So get out there and share with your kids. Don’t expect anything from them, but give them the opportunity to amaze you with the interests and new light they can shed on your most cherished pastimes.

 

Thank you for reading and please feel free to comment and/or ask questions.

 

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Living Small and the Sex Questions, a post about how cosleeping parentst still get it on | indiasroses.com

There is a question, a strange, forward, blunt, probably socially unacceptable (though that doesn’t bother me because I think more people should feel comfortable asking and answering questions about sex) question that I have been asked a lot, and I feel I should answer that question here for the masses to maybe clear up a little gray area in the whole “Attachment Parenting, Closer Living” world.

So I will answer the “sex question” because like I said I get asked the “sex question”… a lot, by people I know, people I’ve just met, and complete strangers, so it must be a pretty big wonder out there among none bed/room sharing parents. That question being…

“How do you have sex?” (You might not want to read this part Mom and Dad)

First off I think the question is poorly phrased because if people are really asking me the “Hows” of sex they need a lot more explaining than I’m going to do here, though sometimes I am tempted to be a little snarky and give them a 5th grade sex education answer.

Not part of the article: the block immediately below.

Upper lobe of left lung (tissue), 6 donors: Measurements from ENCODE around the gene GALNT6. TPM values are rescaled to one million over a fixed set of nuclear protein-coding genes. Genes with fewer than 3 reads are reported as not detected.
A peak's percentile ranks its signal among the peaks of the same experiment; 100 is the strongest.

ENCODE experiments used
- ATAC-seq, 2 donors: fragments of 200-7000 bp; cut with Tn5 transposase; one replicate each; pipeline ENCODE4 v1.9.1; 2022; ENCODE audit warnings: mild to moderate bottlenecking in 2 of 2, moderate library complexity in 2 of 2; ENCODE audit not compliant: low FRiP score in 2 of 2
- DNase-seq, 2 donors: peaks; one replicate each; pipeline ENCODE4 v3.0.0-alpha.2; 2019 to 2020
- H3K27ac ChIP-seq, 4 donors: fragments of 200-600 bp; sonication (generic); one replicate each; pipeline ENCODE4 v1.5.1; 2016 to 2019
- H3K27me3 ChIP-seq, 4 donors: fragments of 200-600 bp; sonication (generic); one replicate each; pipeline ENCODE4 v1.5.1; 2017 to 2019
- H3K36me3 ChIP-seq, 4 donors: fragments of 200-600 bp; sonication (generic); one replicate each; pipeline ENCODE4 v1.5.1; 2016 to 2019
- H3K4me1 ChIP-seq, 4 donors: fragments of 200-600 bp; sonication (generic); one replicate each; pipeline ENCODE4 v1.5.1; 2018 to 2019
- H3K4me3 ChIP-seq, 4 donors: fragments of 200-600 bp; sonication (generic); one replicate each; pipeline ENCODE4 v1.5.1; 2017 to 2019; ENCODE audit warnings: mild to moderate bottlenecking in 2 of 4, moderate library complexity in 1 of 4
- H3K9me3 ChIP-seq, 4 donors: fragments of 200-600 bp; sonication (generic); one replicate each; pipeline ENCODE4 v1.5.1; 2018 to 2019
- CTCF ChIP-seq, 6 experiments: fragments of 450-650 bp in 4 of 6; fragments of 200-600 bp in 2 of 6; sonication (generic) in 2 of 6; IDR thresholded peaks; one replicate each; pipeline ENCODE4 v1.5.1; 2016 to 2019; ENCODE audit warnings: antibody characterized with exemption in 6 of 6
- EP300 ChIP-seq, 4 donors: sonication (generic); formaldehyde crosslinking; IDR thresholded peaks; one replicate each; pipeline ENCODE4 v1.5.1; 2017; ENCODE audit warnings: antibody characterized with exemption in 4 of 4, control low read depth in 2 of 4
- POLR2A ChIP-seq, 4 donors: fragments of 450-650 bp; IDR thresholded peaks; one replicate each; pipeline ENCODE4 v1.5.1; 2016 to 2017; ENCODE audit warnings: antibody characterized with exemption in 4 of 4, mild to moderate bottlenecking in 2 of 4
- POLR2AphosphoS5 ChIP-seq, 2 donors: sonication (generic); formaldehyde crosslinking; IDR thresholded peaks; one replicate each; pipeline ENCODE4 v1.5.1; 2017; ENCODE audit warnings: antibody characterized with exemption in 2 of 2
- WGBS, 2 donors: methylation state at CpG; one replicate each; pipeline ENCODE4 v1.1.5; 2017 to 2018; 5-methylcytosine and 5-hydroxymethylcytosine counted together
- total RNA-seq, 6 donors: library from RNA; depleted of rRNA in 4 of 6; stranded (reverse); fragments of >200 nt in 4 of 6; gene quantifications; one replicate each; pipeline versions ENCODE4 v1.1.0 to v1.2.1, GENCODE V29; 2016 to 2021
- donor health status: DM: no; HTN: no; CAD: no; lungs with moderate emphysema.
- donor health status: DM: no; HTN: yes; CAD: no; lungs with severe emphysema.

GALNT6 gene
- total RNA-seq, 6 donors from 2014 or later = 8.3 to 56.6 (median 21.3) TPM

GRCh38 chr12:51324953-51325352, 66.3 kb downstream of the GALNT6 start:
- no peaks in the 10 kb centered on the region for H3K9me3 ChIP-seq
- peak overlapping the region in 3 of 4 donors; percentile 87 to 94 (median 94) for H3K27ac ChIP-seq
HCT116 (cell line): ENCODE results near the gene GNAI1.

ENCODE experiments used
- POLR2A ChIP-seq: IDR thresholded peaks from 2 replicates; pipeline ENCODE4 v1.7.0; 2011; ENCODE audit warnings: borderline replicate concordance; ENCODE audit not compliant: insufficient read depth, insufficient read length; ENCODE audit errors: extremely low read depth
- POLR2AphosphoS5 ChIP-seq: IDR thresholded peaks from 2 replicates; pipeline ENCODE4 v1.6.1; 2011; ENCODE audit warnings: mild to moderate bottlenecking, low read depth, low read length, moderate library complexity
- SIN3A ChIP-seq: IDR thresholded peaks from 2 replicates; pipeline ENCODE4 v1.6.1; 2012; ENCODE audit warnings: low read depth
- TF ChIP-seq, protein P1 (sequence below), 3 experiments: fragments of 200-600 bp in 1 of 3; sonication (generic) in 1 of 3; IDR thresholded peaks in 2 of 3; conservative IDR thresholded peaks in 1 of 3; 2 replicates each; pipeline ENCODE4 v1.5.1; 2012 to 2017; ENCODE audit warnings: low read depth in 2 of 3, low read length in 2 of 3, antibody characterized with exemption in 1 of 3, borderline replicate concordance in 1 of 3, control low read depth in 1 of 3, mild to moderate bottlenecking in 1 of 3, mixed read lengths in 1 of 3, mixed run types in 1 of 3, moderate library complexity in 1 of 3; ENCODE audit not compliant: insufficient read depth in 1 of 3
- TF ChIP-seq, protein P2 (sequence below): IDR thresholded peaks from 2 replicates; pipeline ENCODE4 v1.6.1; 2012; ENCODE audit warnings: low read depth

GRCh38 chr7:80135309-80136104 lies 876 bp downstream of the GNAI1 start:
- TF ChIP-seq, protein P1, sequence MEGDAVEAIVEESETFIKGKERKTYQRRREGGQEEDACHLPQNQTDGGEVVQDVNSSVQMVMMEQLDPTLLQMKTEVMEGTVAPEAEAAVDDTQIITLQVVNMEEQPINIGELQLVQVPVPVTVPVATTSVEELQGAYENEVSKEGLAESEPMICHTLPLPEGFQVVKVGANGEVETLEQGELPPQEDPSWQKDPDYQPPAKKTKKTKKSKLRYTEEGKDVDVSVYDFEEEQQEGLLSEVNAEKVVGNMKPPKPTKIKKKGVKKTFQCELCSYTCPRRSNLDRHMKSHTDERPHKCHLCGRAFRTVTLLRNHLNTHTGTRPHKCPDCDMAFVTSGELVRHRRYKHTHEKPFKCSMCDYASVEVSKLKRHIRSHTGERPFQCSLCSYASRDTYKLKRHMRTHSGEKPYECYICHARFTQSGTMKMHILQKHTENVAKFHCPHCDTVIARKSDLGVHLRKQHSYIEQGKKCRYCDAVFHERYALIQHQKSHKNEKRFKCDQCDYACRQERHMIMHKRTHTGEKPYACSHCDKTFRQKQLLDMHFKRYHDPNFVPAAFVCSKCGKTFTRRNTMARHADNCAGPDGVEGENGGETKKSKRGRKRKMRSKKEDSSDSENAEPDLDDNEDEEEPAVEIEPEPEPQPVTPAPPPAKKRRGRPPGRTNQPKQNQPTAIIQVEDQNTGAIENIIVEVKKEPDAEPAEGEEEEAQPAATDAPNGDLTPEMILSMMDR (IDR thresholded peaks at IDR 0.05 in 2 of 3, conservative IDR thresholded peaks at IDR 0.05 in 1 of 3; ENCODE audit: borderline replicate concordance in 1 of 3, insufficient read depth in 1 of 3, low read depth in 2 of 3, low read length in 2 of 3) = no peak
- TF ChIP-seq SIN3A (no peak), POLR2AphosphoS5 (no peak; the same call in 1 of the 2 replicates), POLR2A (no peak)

Really the better question is “When do you have sex?” or “Where do you have sex?” and the answers are really rather simple… Whenever…. and Wherever… Now don’t get me wrong we’re not out having sex in public rest rooms or pulled over on the side of the road in our car, we’ve outgrown that (For the moment). We just keep it simple and use the moments that are given to us. When the kid is asleep for instance is a wonderful “When” and for the “Where” well… There’s “Everywhere”. So we just throw down a blanket and use the couch or floor, or we head to the shower. The possibilities are endless and the creativity level needed can be as simple or complex as you like.

Another great “When” is the TV “When”. When is comes to media and letting your children watch television I think that in the realm of reasons for a little screen time being able to get a some one on one with your partner is by far the very best reason in the entire world to let you child watch a half hour of educational television, and the perks of this situation if you’re the conventional type are… you can use the bed, and 30 minutes later your whole family is happier it’s a win win.

Making time to connect on a physical level after having children is so incredibly important for the health of a relationship, and in our home where all the space is shared space sometimes it takes a little extra creativity to find the time and the place, but in the end there’s always a way.

As always thank you for reading and please feel free to comment and/or ask questions.